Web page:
David Davis and Michel Barnier begin Brexit talks – Politics live – The Guardian (blog)
This morning Michael Gove, the new environment secretary (and leaving Vote Leave campaigner) was on soon after 8.10. He was talking about Brexit, but he also used his interview to give a ringing endorsement to Theresa May. Asked if she would be around to deliver the Brexit plan, he replied: “Yes.” Then, asked if he was sure she would still be in power when Brexit happened, he said:
Yes, I am. I think there’s support across the Conservative party for Theresa. Also support for the position she outlined both before, during and after the election.
Normally that would be it from the cabinet. But this morning, less than 10 minutes later, Boris Johnson, the foreign secretary, whose own bid for the Tory leadership when Gove quit as his campaign manager last summer, was on the blower too offering his thoughts on Brexit and the future of May. He said he was just as convinced as Gove was that May would survive.
My strong feeling is that the last thing the electorate wants is more elections, or more political shenanigans of one kind or another. There is a huge task to get on with Brexit. We’ve got to do it well, we can do it in a positive way, I think we can build something absolutely brilliant out of this, a new deep, special partnership with our European friends, and a great free trade deal.
All very odd, as Today’s Nick Robinson (and others) have pointed out.
Not long ago it was very hard to get ministers on air. Now Boris & Gove on @BBCr4today a day after Hammond & Leadsome on TV. Wonder why? 🙂
So, what’s up? Well, let’s have a look at yesterday’s Sunday papers.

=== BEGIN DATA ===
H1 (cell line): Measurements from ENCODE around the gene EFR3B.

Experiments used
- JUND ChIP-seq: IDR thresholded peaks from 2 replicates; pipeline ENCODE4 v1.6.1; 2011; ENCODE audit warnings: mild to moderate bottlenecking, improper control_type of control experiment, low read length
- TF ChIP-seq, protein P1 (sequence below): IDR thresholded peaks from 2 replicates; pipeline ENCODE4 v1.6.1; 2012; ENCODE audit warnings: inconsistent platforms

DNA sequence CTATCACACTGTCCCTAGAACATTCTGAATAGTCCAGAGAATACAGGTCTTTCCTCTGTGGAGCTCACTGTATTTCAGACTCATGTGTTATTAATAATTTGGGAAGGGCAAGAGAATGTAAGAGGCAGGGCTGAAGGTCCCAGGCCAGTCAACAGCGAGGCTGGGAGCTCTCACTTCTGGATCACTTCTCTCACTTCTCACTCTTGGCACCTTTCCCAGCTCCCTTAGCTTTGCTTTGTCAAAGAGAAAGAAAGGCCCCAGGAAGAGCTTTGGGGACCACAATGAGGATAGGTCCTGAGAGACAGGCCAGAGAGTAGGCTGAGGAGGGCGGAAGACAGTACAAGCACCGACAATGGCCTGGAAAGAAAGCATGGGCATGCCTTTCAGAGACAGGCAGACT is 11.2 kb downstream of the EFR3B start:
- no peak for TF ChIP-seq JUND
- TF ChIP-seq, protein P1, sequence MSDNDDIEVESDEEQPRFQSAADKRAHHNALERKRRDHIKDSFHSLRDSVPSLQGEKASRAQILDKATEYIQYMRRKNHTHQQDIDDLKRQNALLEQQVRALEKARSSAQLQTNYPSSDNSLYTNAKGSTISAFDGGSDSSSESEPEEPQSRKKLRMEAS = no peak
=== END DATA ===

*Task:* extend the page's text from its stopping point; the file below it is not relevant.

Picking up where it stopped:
As I explain in a Guardian article today, talk of an imminent leadership challenge to May seems premature. But manoeuvring for position, in the expectation of a vacancy opening up at some point, is obviously happening and today, in the Telegraph and the Times respectively, both David Davis and Philip Hammond are being touted as possible successors.
Gove is not seen as a future leadership candidate, but, following his return to the cabinet, he is entirely dependent on May’s patronage and so his decision to talk up her chances of surviving is understandable. Johnson’s motives are probably different; he has been harbouring ambitions to be prime minister since he was a schoolboy, but he knows the Conservative party takes a dim view of treachery, which may be why he is so keen to engage in loyalty-signalling.
Gove and Johnson both spoke about Brexit, but what they had to say on that subject was slightly less interesting than their competitive May-endorsing. I will post their comments soon.
Here is the agenda for the day. (All times are UK time.)
10am: David Davis, the Brexit secretary, and Michel Barnier, the EU’s chief Brexit negotiator, formally launch the Brexit negotiations in Brussels.
11am: Number 10 lobby briefing.
12pm: Ed Miliband, the former Labour leader, hosts Jeremy Vine’s Radio 2 phone-in. He is standing in for Vine for the week.
2pm: Theresa May holds a press conference after talks in Downing Street with the new Irish taoiseach, Leo Varadkar.
5.30pm: Davis and Barnier hold a press conference.
As usual, I will be covering breaking political news as it happens, as well as bringing you the best reaction, comment and analysis from the web. I plan to post a summary at lunchtime and another after the Davis/Barnier press conference.
You can read all today’s Guardian politics stories here.
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